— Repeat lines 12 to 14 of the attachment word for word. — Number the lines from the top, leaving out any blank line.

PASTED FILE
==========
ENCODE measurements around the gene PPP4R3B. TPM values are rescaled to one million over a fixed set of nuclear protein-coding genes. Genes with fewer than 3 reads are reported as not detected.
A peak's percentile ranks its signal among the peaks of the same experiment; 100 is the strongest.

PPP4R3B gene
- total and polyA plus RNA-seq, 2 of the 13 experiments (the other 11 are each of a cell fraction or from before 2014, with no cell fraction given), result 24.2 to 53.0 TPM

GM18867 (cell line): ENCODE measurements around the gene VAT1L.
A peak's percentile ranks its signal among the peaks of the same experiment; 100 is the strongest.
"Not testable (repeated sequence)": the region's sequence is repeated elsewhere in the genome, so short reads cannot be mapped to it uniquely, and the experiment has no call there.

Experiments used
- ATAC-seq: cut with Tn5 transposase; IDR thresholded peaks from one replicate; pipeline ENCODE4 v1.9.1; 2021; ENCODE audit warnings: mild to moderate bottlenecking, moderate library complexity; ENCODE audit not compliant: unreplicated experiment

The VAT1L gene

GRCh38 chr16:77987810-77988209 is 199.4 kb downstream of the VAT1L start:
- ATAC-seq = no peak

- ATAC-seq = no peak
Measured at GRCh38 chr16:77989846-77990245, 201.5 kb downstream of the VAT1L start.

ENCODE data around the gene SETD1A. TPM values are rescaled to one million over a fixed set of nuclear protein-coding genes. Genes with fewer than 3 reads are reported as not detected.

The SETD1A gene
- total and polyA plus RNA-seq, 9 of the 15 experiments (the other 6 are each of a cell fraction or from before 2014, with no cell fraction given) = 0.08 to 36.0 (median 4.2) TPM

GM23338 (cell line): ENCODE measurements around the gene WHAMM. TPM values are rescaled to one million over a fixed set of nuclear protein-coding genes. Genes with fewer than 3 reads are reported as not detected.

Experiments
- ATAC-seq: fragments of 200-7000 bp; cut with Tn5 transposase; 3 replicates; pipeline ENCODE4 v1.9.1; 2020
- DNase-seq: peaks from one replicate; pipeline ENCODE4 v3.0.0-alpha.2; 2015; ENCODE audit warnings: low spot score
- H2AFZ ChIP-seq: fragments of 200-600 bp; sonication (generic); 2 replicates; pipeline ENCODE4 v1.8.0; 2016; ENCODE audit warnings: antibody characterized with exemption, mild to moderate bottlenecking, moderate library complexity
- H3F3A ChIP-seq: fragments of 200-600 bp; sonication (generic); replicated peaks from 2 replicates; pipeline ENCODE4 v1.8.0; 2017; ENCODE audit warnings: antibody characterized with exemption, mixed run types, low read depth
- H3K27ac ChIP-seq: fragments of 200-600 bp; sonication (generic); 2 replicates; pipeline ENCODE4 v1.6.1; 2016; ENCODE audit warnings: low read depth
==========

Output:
- ATAC-seq = no peak

- ATAC-seq = no peak
Measured at GRCh38 chr16:77989846-77990245, 201.5 kb downstream of the VAT1L start.